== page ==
Although the use of country-specific EQ-5D index scores have been recommended, we used the British EQ-5D index [17] instead of the German index reported by Greiner et al. [46]. The German EQ-5D index was estimated based on a rather small population sample (N = 334) and must therefore be considered less precise: German index scores for all 243 EQ-5D health states were estimated from a sample of 36 states using a regression model. In particular, scores predicted by the model for EQ-5D health states which are frequent in patients with anxiety disorders such as 11112 (German EQ-5D index = 1.0) were much higher than those measured in the general population sample due to omitted regression coefficients. Thus, German EQ-5D index scores must be considered preliminary. A further limitation results from collapsing the levels "extreme problems" and "moderate problems" into one category. As mentioned earlier, the combining of levels was done for statistical reasons and resulted from the extremely low number of responses but might have limited the discriminative ability of the EQ-5D.

Analyzing the validity of the EQ-5D by determining its relationship with the measures used for comparison might be problematic, since these measures might lack validity for themselves. Yet, psychometric properties reported in the literature of BAI, BSQ, ACQ and MI for patients with anxiety disorders appear to be good. However, we used only patient-rated but no clinician-rated measures for comparison, which also limits the analysis of validity.

Moreover, the responsiveness analysis might have suffered from the absence of a practical clinical criterion. For defining the anchors we used the BAI score which, because of its excellent psychometric properties, good convergent validity and better discriminant validity than other measures of anxiety, is the most commonly measure to assess the construct of anxiety. However, the anchors were built by a rather statistical approach which does not necessarily imply "meaningfulness". Yet, the statistical significance of the EQ-5D's responsiveness is clearly indicated by significant increase of R2 when the BAI-anchor was included in the regression analysis.

Due to differences in the applied measures for comparison and in statistical methods, our results are difficult to compare with other studies which have analyzed the psychometric properties of the EQ-5D in patients with psychiatric disorders. Yet, other studies reported slightly larger correlations of EQ VAS and EQ-5D index scores with the score of the WHOQOL-BREF-mental domain in alcohol dependent patients (EQ VAS: r = 0.55; EQ-5D index: r = 0.60) [47] and in patients with schizophrenia (0.62; 0.58) [48] than our study (0.51; 0.50). Change scores of EQ VAS and EQ-5D index associated with changed likelihood of HADS-defined anxiety reported by Whynes et al. [12] are similar in magnitude to meaningful difference scores found in our study. However, meaningful difference scores of the EQ VAS and the EQ-5D index estimated in a sample of patients with depression tended to be larger, yet based on different anchors [43]. Thus, construct validity and responsiveness of the EQ-5D in patients with anxiety disorders might be somewhat worse than in other psychiatric patients.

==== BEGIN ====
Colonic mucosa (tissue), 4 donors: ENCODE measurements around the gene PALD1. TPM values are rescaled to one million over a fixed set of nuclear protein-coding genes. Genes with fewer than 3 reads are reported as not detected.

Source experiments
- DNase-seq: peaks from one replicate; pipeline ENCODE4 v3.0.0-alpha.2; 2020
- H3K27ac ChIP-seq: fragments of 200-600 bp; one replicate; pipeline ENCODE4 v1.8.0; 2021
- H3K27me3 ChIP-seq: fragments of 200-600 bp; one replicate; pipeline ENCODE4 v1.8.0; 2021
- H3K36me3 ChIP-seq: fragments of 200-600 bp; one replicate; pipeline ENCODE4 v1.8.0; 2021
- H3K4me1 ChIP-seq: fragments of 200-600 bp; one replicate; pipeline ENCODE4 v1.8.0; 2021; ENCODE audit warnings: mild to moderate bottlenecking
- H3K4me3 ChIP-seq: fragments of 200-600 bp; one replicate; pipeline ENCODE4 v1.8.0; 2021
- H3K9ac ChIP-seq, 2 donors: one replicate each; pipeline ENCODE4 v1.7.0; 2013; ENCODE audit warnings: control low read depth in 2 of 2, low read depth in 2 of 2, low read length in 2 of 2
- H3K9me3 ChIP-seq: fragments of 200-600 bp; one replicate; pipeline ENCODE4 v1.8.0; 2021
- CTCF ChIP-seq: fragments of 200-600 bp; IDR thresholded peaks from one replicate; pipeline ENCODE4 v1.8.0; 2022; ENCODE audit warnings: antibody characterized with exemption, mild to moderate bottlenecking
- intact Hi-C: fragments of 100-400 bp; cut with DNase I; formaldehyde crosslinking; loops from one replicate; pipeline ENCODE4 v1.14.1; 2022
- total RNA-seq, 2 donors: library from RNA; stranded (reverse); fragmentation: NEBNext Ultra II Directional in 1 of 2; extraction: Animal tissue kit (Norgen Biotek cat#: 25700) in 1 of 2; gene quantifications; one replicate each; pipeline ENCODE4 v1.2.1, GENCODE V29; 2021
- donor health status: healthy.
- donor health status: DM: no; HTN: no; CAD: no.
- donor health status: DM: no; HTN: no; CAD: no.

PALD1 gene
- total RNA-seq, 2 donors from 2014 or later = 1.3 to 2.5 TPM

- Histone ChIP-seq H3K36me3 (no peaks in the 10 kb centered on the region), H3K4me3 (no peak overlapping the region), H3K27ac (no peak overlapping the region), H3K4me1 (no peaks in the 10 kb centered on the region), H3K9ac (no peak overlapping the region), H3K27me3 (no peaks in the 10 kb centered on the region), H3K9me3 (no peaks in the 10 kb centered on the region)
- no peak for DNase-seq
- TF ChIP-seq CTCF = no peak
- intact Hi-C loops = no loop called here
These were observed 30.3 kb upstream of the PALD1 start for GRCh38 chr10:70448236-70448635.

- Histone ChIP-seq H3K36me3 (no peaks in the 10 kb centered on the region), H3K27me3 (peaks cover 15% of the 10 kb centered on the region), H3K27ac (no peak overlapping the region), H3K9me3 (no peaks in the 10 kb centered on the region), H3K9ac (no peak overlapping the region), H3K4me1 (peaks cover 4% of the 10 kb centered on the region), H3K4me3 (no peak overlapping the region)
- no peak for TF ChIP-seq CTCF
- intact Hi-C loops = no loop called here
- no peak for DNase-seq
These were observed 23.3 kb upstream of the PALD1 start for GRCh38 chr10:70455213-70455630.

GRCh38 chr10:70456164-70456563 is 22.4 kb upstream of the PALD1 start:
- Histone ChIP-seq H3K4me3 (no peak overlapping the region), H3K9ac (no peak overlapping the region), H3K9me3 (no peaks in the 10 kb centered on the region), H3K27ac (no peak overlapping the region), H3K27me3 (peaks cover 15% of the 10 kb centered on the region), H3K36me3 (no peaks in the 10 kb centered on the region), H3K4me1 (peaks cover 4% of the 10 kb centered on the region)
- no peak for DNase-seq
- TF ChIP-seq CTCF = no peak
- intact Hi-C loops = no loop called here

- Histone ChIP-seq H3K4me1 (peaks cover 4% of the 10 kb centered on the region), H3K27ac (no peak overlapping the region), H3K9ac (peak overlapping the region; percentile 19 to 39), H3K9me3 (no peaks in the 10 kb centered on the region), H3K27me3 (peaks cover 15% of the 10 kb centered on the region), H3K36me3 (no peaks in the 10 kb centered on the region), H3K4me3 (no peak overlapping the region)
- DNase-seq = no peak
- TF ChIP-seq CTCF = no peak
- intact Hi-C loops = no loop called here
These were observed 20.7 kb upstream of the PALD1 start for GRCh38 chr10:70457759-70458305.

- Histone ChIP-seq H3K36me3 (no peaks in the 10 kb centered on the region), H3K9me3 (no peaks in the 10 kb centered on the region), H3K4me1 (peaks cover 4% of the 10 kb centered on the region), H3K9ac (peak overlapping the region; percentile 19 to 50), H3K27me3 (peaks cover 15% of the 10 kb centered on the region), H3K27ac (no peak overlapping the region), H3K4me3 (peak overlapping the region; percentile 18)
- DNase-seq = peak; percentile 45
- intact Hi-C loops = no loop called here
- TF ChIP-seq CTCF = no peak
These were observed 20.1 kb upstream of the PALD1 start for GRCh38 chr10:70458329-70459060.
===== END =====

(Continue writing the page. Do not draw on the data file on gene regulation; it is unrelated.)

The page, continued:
The EQ-5D appears to be a reasonably valid instrument with moderate responsiveness in patients with anxiety disorders. Being a short and easy to administer questionnaire, the EQ-5D may easily be added to disorder-specific measures, when overall HRQOL and its valuation are considered important outcomes. The EQ-5D index may be suitable for calculating QALYs in economic evaluation of health care interventions for patients with anxiety disorders. Future studies should also use clinician-rated measures for analyzing validity and responsiveness.



This study was funded by the German Federal Ministry of Education and Research (grant number 01GL0502).

Authors’ Affiliations

Department of Medical Sociology and Health Economics, University Medical Center Hamburg-Eppendorf
Health Economics Research Unit, Department of Psychiatry, University of Leipzig
Department of Medical Psychology and Medical Sociology, University of Leipzig
Department of Psychiatry, University of Leipzig
Department of Social Medicine, University of Leipzig
Center for Public Mental Health


  1. EuroQol Group Complete List of references []
  2. Brooks R: EuroQol: the current state of play. Health Policy 1996, 37: 53–72. 10.1016/0168-8510(96)00822-6PubMedView ArticleGoogle Scholar
  3. EuroQol Group: EuroQol--a new facility for the measurement of health-related quality of life. The EuroQol Group. Health Policy 1990, 16: 199–208. 10.1016/0168-8510(90)90421-9View ArticleGoogle Scholar
  4. Drummond M, Jonsson B, Rutten F: The role of economic evaluation in the pricing and reimbursement of medicines. Health Policy 1997, 40: 199–215. 10.1016/S0168-8510(97)00901-9PubMedView ArticleGoogle Scholar
  5. Gold M, Siegel J, Russel L, Weinstein M: Cost-Effectiveness in Health and Medicine. New York: Oxford University Press; 1996.Google Scholar